Removing the Rule of 90 on Future Service.
The rule of 90 means being eligible for an unreduced pension if a person’s age, plus years of contributory service equals 90.
For example, if you started working at the age of 20, and worked for 35 years, you would be 55 years old, have 35 years of service and this would equal 90. Less than a quarter of members qualify for full or partial use of the Rule of 90 before age 60 (at which point one only needs two years of contributory service to receive an unreduced pension). Generally, it requires that someone start working at a young age and remains in the same plan or transfers service from another public sector plan for the duration of their career. Of those members, only about 7% retire with an unreduced pension. When a member benefits from the rule of 90, this represents a cost to the plan, as they will receive a higher pension for a longer period of time.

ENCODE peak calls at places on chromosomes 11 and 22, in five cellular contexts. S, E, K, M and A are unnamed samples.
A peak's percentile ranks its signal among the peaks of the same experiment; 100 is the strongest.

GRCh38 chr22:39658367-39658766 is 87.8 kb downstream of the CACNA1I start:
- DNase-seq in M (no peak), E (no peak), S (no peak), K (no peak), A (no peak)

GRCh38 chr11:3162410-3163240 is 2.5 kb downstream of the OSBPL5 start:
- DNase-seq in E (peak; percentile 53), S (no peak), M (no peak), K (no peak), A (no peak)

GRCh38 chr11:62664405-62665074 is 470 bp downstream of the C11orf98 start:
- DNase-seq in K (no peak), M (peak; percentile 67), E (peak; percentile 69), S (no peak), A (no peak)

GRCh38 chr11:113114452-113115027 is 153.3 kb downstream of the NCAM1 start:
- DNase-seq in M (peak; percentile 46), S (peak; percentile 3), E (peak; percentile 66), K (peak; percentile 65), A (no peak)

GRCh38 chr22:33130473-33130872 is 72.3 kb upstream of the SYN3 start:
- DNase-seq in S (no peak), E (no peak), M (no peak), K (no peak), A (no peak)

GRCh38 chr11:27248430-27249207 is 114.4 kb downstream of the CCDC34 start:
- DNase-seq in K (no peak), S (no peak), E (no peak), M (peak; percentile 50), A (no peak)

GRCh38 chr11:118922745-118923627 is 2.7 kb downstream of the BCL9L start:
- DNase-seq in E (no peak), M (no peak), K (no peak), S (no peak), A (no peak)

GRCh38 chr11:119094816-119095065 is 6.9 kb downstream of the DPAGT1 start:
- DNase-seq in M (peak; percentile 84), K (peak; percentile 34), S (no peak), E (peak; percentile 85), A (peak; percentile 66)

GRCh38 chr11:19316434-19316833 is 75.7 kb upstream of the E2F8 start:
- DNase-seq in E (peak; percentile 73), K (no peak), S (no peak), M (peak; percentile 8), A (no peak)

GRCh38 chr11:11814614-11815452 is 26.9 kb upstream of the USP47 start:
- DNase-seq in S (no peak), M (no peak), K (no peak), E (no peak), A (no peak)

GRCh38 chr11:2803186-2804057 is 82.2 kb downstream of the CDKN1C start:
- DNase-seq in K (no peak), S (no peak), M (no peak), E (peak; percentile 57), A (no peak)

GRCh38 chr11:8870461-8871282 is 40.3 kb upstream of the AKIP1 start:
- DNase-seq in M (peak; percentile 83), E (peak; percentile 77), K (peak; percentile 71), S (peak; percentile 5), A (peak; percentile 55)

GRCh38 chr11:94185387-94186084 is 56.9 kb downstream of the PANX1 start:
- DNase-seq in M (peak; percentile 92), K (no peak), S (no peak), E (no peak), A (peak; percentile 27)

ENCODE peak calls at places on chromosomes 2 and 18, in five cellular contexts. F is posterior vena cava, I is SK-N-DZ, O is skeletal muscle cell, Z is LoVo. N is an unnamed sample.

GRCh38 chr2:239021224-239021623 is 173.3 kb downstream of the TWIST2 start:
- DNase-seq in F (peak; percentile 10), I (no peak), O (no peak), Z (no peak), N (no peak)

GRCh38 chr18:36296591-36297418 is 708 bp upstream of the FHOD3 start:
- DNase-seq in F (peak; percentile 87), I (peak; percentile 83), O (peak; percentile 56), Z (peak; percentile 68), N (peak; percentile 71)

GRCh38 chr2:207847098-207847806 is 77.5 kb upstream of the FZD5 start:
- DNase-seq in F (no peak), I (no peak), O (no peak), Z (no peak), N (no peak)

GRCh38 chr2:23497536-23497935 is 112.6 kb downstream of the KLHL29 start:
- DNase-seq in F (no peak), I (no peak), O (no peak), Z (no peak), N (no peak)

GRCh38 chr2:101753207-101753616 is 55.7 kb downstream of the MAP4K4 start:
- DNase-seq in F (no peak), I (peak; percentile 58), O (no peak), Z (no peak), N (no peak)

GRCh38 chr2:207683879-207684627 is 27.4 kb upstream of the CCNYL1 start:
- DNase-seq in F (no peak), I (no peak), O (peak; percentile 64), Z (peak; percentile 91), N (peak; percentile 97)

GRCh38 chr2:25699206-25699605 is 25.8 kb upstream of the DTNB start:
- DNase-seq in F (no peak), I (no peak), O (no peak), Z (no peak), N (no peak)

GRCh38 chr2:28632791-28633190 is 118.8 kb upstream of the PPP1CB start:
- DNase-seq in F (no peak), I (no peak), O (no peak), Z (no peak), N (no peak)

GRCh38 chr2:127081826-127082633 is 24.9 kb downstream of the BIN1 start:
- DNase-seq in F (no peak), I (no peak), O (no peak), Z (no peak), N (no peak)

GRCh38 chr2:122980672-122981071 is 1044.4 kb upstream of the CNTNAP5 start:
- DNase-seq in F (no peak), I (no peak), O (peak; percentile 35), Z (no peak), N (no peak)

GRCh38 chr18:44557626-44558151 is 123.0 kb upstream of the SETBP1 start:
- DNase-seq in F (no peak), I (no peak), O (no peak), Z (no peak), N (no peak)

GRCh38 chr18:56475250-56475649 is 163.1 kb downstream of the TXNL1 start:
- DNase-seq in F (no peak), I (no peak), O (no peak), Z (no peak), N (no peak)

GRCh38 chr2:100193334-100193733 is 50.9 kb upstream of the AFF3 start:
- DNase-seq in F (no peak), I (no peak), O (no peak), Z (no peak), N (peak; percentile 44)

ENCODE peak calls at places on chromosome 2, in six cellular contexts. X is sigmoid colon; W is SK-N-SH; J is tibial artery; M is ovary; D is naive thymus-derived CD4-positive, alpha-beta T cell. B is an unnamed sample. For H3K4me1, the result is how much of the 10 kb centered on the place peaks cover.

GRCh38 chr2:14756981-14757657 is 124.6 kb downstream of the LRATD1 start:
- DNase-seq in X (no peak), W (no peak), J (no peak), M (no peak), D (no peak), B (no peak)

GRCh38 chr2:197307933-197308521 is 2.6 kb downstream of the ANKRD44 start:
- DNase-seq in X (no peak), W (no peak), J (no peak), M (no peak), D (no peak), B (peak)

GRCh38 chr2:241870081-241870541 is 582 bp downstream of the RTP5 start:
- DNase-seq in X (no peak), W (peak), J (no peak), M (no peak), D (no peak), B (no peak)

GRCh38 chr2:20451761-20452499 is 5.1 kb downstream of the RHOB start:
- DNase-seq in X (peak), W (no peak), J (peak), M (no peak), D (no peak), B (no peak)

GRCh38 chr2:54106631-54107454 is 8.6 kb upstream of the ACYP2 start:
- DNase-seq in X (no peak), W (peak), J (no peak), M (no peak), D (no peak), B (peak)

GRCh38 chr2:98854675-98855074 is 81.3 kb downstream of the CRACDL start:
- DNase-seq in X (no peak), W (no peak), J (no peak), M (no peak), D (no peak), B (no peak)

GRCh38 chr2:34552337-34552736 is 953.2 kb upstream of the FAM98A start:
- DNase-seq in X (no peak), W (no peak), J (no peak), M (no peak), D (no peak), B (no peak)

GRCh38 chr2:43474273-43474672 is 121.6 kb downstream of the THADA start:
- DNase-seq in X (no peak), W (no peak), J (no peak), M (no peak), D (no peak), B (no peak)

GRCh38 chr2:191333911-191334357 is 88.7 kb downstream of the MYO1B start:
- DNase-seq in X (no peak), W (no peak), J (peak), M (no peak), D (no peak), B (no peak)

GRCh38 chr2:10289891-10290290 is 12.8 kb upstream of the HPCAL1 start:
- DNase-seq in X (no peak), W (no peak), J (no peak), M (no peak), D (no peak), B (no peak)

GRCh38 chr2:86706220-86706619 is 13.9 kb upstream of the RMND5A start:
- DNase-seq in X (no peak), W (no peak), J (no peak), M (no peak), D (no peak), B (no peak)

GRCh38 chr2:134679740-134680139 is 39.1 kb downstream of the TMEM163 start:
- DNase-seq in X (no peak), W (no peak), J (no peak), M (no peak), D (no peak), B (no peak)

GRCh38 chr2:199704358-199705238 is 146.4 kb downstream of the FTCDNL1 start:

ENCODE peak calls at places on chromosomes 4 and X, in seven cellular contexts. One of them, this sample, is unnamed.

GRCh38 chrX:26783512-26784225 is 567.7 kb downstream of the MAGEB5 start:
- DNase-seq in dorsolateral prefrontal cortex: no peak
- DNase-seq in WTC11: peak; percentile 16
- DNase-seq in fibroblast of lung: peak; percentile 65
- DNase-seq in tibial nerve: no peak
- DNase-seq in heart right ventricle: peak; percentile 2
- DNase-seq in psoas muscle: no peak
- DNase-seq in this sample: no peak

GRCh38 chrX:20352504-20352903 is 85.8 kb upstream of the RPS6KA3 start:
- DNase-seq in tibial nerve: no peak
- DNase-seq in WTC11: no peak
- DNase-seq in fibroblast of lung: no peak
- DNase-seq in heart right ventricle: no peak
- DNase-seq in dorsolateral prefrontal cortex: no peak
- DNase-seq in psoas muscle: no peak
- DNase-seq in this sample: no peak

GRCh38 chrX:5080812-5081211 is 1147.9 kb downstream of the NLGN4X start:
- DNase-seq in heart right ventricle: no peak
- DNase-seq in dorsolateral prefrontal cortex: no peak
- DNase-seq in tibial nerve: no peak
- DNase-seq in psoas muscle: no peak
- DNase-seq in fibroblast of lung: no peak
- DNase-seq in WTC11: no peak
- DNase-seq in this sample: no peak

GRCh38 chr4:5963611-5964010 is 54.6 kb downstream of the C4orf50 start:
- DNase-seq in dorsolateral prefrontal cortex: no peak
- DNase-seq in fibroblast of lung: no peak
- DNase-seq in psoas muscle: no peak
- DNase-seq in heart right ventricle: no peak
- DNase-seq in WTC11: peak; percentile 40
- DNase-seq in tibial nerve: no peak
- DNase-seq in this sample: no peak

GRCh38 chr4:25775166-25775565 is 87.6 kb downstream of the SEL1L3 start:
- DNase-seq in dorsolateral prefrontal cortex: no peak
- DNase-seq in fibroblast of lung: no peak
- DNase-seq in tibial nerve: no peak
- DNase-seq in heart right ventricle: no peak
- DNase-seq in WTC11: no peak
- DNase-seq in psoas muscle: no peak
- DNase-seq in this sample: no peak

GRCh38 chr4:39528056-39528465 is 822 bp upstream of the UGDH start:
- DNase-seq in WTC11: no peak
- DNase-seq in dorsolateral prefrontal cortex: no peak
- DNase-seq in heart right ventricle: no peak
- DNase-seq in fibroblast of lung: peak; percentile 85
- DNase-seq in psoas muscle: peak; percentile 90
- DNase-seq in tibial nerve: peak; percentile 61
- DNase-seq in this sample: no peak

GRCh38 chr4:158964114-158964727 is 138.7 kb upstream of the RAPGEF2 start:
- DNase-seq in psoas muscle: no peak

This cost is paid by all members and their employers through contributions to the plan, despite the majority of members not benefiting from the Rule of 90. One of the primary objectives of the plan redesign is to improve equity among members. By eliminating the Rule of 90 on future benefit accruals (on service after January 2022) and transferring the value of this benefit to a higher accrual rate, the benefits become more equitable for all plan members.
Those members that use the Rule of 90 after January 1, 2022 would only have a reduction applied on the service accrued after January 1, 2022 (the date when the plan redesign would take effect).
The Rule of 90 will still be available for historical benefit accruals. For example, G1 members, who would have qualified for full or partial use of the Rule of 90 except for the proposed changes, will still be able to use the rule with respect to service accrued prior to 2022.